Tuesday, August 22, 2017

Lady Bloodfight (2017)

Director: Chris Nahon
Notable Cast: Amy Johnston, Muriel Hofmann, Jenny Wu, Kathy Wu, Jet Tranter, Ng Mayling

Having tempered expectations when going into straight to home video action flicks is usually the smart approach to appreciating the genre. Not that the style doesn’t have its merits, as I mentioned not to long ago in my review for Boyka: Undisputed 4, but the smart approach usually means you’ll have more fun in appreciating them for what they are. This is the case with Lady Bloodfight. On paper, the idea of a Bloodsport/Kickboxer knock off seems predictable and unnecessary, yet the attached stuntwomen and talent behind the film would indicate it would be something much more effective than the trailers and hum-drum concept would indicate. While this is true, there is much more to Lady Bloodfight than its ‘been there, done that’ plot and narrative would have one believe, it’s still a mixed bag of efforts that is benefited from one’s skepticism of the entire thing when going into it. For fans of the martial arts tournament films that ruled the lower budget realms of the late 80s and early 90s in western action cinema, Lady Bloodfight has something to offer in its modernized throwback style but it certainly trips on some of its own ambitions as it goes leaving the entire thing feeling a bit mixed. Yet, it’s hard not to be pleasantly surprised with it in the end. It’s fun, it has some great moments, and it showcases that Amy Johnston can hold her own as the lead in a film.

Learning is tough.
It's the Amy Johnston angle that truly seems to be the biggest surprise in the entire film. There is quite a bit of talent involved in Lady Bloodfight, including Bey Logan as a writer and producer and Chris Nahon as the director (who provided one of the best westernized martial arts films of the modern era with Kiss of the Dragon, but also provided one of the worst anime adaptions with Blood: The Last Vampire), but it’s the slew of stuntwomen and men turned actors that anchor the film’s appeal and cinematic charisma. Amy Johnston, while cornered into a predictable protagonist role that essentially launched Jean-Claude Van Damme’s career just a handful of decades ago, holds her own and delivers a nicely resonating emotional foundation to her obvious abilities to fight and hold the screen with her ass kicking fight work. She’s supported by some gimmicky, if not entirely outrageous, secondary roles including the slew of villains (highlighted by the usual vicious and soulless opponent in the form of a scarred Russian fighter) and a much too small role for an Australian side kick who loves to mouth off and steals many of the scenes. Yet, it’s Amy Johnston that holds this film together when it hits shaky writing or forced emotional exposition. If anything, Lady Bloodfight earns a few victories on the sheer power of her screen charisma and fans will appreciate that.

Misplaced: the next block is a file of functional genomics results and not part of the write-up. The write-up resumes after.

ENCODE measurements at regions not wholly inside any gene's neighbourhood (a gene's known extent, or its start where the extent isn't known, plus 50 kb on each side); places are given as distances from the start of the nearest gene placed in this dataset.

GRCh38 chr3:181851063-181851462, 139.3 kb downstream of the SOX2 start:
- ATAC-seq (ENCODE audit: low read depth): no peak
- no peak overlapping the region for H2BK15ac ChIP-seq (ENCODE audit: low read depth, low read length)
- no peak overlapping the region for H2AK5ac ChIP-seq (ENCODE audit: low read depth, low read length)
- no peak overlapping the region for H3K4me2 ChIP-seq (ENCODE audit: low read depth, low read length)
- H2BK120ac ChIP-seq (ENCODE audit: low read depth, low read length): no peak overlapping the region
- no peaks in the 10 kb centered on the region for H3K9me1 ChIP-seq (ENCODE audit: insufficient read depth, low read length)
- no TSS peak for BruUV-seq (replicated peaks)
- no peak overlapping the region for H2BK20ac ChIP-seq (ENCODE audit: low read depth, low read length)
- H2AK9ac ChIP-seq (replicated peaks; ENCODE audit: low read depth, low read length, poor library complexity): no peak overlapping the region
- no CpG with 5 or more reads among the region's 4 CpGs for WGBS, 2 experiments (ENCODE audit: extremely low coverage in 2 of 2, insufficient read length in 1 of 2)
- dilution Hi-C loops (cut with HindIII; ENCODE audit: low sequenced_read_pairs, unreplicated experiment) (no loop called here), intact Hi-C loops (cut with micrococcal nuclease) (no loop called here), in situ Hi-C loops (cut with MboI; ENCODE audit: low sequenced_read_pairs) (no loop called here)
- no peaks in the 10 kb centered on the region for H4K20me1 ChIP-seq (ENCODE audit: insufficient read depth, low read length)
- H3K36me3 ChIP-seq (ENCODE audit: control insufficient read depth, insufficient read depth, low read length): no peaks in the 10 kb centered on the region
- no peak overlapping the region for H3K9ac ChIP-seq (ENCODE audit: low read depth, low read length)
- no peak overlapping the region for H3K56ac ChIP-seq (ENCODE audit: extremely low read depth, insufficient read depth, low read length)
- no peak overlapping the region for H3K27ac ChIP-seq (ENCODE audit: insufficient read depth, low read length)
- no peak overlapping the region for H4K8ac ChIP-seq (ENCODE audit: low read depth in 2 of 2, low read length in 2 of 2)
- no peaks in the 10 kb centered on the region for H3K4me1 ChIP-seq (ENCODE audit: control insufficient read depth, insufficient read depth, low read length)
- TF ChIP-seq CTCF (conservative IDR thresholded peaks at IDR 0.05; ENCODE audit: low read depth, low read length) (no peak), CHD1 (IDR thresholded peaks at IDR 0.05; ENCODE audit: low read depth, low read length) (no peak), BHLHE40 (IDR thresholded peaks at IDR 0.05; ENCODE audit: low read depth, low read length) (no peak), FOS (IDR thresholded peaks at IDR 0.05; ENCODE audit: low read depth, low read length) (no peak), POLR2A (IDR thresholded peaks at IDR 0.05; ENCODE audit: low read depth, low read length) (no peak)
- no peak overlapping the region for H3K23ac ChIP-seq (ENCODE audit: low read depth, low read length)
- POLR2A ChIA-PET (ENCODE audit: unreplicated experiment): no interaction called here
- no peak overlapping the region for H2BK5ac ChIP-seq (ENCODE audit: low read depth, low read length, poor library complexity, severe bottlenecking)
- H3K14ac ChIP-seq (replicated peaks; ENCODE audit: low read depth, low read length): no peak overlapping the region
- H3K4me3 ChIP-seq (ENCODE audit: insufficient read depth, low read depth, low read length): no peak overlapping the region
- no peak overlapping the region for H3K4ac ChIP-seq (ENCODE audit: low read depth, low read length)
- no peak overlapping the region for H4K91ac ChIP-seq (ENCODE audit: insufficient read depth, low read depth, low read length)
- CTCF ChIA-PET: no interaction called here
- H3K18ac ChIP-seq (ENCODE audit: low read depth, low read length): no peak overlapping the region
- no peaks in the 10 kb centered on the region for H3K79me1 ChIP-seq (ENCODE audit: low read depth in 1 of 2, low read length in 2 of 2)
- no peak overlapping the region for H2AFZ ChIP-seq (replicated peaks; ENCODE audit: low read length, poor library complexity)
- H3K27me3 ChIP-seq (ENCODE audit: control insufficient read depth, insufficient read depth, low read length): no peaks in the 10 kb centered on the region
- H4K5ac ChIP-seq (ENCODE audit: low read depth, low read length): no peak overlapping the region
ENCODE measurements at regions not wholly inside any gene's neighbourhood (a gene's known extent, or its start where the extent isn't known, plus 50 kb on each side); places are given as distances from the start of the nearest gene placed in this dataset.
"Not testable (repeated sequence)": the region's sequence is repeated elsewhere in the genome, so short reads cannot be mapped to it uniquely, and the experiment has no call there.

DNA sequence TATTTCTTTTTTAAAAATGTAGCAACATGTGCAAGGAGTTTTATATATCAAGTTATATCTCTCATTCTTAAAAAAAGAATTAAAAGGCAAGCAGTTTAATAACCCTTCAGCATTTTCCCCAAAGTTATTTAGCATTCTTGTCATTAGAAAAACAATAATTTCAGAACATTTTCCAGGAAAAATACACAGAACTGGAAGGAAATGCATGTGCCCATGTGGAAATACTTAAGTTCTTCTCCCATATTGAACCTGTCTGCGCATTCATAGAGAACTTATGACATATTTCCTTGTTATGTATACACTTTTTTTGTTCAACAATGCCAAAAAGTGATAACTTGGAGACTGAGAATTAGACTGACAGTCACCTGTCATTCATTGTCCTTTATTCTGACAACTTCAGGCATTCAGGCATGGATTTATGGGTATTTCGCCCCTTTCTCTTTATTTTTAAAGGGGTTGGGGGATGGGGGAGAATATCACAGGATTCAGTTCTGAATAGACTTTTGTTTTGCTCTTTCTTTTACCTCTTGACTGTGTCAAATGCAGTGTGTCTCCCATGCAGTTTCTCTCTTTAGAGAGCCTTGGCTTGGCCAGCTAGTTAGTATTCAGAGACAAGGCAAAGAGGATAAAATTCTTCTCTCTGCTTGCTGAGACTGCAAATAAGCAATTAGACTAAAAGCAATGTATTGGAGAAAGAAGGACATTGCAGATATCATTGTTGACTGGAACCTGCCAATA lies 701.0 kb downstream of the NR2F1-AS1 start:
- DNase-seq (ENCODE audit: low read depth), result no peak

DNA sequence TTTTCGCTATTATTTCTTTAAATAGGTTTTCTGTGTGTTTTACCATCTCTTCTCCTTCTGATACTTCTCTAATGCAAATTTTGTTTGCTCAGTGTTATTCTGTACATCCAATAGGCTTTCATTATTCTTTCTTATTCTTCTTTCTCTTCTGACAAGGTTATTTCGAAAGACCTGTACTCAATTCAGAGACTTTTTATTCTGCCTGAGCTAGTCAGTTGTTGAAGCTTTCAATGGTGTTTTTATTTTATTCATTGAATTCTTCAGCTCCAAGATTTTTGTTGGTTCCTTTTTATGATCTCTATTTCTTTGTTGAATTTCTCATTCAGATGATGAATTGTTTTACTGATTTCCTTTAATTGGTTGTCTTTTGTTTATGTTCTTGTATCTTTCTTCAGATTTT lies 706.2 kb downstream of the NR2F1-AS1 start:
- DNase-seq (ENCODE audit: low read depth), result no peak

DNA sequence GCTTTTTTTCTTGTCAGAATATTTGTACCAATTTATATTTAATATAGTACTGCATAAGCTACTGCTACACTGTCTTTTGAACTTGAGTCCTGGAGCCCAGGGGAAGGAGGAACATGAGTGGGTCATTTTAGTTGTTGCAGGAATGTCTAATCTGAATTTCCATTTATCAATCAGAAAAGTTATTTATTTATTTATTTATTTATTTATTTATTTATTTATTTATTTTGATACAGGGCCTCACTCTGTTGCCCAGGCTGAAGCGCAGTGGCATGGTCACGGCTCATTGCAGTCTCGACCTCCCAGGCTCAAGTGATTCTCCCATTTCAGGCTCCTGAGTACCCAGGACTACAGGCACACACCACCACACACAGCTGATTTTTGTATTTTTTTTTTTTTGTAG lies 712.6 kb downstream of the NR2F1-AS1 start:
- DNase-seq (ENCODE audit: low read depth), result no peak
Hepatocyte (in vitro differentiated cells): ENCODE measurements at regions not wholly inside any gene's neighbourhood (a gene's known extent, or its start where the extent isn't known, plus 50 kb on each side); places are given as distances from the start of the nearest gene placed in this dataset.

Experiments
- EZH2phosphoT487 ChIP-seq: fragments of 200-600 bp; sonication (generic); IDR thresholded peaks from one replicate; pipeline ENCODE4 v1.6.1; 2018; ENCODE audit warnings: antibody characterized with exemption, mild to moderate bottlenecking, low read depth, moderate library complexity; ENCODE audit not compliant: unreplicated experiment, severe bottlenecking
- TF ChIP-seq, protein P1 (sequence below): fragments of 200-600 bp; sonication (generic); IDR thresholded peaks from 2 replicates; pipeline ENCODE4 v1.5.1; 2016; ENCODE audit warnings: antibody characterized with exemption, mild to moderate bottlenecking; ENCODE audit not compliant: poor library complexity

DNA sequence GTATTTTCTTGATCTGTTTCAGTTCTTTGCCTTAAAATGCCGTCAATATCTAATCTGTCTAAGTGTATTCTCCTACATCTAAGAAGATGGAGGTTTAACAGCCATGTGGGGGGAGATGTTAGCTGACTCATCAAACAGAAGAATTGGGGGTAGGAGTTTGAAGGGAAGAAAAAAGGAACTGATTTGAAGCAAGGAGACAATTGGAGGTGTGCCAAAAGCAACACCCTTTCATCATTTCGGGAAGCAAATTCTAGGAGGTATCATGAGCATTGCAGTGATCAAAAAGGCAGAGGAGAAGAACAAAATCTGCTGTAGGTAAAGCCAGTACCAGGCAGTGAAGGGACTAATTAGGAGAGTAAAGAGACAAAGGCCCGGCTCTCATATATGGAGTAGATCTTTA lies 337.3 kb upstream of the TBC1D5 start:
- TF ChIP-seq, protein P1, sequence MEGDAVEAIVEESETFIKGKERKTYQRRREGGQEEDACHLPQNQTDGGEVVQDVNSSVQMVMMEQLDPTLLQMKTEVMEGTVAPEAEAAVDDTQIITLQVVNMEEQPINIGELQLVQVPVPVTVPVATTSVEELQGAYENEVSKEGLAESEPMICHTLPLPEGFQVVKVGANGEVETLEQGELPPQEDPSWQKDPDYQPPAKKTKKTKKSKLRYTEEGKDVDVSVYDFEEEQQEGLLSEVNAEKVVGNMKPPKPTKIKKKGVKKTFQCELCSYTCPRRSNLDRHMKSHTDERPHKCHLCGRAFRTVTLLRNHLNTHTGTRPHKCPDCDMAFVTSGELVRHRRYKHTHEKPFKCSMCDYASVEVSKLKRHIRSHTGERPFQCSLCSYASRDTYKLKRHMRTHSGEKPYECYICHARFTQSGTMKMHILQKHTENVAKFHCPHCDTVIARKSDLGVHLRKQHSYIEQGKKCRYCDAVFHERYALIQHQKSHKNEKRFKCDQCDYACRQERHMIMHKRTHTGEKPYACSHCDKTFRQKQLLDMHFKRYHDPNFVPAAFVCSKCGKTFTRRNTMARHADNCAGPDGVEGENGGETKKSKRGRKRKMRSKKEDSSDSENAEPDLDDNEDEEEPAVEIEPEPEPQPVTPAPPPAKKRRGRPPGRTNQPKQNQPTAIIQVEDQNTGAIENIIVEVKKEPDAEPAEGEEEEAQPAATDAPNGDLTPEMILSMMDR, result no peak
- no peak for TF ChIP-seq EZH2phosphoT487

Truthfully, the predictable script and rather straightforward narrative don’t necessarily provide a lot of unique flavor outside of the usual corruption and gimmicky villains that offer the tension, but the film uses its tropes to its advantage by allowing the film to be an easy to consume and entertaining affair. The rest is problematic at times as it shoehorns in a gambling subplot that feels unfinished and silly in the last minutes of the film and tries desperately to add a sort of spiritual thing at the very end with our heroine’s ghost dad. There are other times though where the film tries to ambitiously pull off the unique process of explaining some of the core fundamental discipline aspects of marital arts training. This is most effective in how our heroine’s teacher approaches her learning compared to the rival student and her teacher’s heavy-handed discipline over learning technique. It’s a tad too Karate Kid at times for the sake of the westernized audience it is appealing to, but it’s ambitious enough to work just enough to sell the entire idea.

Not learning is much tougher.
In the end, Lady Bloodfight is a predictable martial arts tournament affair plagued by some scripting and narrative issues, but it has a lot of fun with its gimmicks and just enough emotional resonance anchored by Amy Johnston that fans of the style will have fun with it. It’s a film that will not find a huge audience outside of those already interested in it, but for those intrigued it’s a film worth burning an hour and a half on.

Written By Matt Reifschneider


  1. This was a decent vehicle for Amy Johnston. I wish they had a bigger budget for locales but Johnston's performance makes all the difference here. Her charisma and skill in martial arts makes me hope Hollywood gives her a Big Screen role in the future.

    1. Absolutely. She's got a lot more charisma and presence than I expected. I just picked up Female Fight Squad. I'm very much looking forward to it now. #AmyJohnstonTheRealActionStar

    2. I saw Female Fight Club a few months back. A lesser piece of work when compared to Lady Bloodfight. Dolph is good in it but the entire production is low budget. That final scene was not convincing (effects wise) at all.